Mid-Book Test - Hard
|Name: _____________________________||Period: ___________________________|
This quiz consists of 5 short answer questions, 10 short essay questions, and 1 (of 3) essay topics.
Short Answer Questions
1. What is the first idea that Becket relates to his audience and what does he insist that the Chorus "know and do not know?"
2. Who does Becket say may have intercepted his letters and planned his demise?
3. "The wheel" is spoken of time and time again. In one instance Becket says that "Only the fool, fixed in his folly, may think he can turn the wheel on which he turns." What is the idea of a wheel supposed to symbolize?
4. What does the First Tempter tell Becket he remembers?
5. Who states that "Power is present. Holiness hereafter?"
Short Essay Questions
1. Why might Becket pointedly ask the congregation to remember his words?
2. What is the opinion of the Messenger of the relationship between the King and the Archbishop?
3. What is the importance of the banners that the Priests enter with and the mention of all of Saints?
4. What is a literary tool that Becket uses in writing the interlude?
5. How does Becket get the Priests to unbar the door and allow the Knights to enter?
6. What are the tactics that Eliot writes into the speech of the Second Knight to persuade the audience to see their point of view?
7. What is life like for the Chorus of women in Canterbury?
8. How do the Knights taunt Becket upon their entrance into the Cathedral?
9. What is the tone of the Chorus' "death-bringers" speech after the Knights exit for the first time?
10. What does Becket decide to do by the end of Part I?
The three Priests have been without the Archbishop's leadership for seven years. His return is important to their spiritual well-being.
Part 1) What is the Priests' outlook on Becket's return? What is the opinion of the First Priest? The Second? The Third?
Part 2) Compare the similarities and differences between the individual opinions of the Priests and that of Becket's in regard to his return. What viewpoints do these people represent?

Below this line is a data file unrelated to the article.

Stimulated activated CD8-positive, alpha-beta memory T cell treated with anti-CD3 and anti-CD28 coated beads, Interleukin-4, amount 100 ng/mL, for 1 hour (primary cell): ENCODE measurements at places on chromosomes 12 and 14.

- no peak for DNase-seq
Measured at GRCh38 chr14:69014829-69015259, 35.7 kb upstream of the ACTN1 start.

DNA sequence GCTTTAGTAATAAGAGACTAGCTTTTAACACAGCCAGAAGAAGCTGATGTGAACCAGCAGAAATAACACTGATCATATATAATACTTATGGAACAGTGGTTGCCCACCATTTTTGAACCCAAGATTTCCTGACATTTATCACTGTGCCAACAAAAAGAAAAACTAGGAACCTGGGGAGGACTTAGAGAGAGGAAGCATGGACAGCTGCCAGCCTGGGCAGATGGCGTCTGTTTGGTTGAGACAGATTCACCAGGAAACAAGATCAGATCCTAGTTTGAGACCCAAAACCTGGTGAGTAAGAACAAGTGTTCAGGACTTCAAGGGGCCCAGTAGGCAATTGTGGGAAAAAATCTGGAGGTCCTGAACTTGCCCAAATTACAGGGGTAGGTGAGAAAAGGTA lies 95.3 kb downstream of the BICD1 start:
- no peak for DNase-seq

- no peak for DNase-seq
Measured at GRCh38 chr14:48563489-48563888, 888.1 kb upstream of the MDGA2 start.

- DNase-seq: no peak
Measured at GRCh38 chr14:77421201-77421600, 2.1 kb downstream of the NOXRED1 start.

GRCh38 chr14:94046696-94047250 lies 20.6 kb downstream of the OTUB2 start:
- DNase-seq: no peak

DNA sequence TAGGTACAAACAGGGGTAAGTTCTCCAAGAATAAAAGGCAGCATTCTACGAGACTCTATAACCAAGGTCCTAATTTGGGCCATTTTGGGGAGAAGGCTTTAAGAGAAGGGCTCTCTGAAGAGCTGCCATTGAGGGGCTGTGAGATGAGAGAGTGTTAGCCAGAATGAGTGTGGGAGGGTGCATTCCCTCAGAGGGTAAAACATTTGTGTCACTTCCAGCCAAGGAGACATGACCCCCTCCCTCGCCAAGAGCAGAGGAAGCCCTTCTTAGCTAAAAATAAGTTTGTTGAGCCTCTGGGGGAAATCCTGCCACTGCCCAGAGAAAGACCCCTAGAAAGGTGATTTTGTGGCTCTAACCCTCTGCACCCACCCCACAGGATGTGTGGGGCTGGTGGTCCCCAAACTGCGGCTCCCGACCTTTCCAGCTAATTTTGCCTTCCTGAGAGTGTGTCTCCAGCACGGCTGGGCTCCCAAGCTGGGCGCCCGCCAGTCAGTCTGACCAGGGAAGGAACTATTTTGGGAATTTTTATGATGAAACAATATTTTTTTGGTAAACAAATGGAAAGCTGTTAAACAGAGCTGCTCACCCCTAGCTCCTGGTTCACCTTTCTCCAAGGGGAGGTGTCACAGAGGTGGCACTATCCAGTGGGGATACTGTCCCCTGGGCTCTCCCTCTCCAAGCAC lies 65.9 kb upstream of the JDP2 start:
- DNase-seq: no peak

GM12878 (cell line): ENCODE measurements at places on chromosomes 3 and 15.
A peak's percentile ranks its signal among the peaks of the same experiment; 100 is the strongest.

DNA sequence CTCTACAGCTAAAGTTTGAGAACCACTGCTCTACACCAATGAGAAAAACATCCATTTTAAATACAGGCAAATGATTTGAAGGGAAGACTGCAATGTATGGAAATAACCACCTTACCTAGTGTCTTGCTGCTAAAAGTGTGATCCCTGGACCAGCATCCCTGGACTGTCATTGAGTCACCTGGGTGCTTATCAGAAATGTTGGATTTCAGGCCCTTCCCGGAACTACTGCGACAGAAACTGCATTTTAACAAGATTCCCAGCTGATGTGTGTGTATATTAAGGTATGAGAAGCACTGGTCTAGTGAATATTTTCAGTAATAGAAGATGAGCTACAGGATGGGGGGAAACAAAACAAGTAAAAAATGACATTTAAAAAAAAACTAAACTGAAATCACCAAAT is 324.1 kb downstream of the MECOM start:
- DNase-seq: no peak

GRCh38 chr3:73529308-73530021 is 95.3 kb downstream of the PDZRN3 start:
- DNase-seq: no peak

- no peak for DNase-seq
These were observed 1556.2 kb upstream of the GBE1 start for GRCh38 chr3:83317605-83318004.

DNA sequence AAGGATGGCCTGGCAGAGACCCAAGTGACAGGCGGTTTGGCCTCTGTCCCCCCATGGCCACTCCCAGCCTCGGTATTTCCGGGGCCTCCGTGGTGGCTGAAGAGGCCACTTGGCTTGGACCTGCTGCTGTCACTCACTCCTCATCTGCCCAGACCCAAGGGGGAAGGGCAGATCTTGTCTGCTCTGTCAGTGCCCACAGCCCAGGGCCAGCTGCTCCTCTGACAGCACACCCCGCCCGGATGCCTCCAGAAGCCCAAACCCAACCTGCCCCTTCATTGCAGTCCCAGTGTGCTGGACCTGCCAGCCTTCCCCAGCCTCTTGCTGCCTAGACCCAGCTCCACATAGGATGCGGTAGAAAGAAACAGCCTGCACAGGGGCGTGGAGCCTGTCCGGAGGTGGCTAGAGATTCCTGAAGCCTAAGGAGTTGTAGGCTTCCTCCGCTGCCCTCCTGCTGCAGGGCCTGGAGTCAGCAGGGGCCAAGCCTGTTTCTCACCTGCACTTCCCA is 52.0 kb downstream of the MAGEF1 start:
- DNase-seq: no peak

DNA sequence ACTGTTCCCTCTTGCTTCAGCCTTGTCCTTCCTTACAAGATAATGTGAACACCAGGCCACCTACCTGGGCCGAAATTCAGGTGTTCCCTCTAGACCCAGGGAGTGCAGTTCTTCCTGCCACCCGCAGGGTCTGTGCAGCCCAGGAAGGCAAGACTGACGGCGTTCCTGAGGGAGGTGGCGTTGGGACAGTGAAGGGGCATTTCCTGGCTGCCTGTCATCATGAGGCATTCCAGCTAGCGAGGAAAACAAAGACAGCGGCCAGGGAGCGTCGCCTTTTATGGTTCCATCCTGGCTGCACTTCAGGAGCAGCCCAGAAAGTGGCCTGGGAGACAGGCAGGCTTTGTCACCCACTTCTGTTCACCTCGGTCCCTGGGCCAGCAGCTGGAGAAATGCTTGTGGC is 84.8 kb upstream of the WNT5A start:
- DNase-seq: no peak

Part 3) Describe how Becket's return was important to these three men and how it reflects the needs of the community of Canterbury as a whole. What is his relationship to this group?
The Interlude serves the important role of allowing the reader to see Beckett's point of view on martyrdom. His sermon argues the importance of martyrs in society and why he understands God's plan in the sacrifices they have made.
1) Study Becket's arguments carefully. Does he seem absolutely certain of his own death?
2) Why does Becket feel he will prove to be a martyr to his people if he dies?
3) Why does Becket seem to accept his fate so readily?
4) Conclude why Becket chose to use his last sermon to explain his actions (i.e. accepting his fate).
In Part II, the Fourth Knight states that "there are times when violence is the only way social justice can be secured." They have just killed an important political figure to bring about what they perceive to be order, and they believe it to be justified.
1) Can you see the Knight's point of view on this matter? Explain why they may or may not be justified in their actions.
2) Use an important historic event that you believe parallels the Knights belief. Look at the details of such events as the 1968 Democratic National Convention or the Rodney King riots. You may even use examples of executions and the death penalty (i.e. The hanging of Saddam Hussein). Compare your example to that of the murder of Thomas Becket. Looking at your evidence, do you believe that violence can bring about a peaceful end?
This section contains 1,202 words
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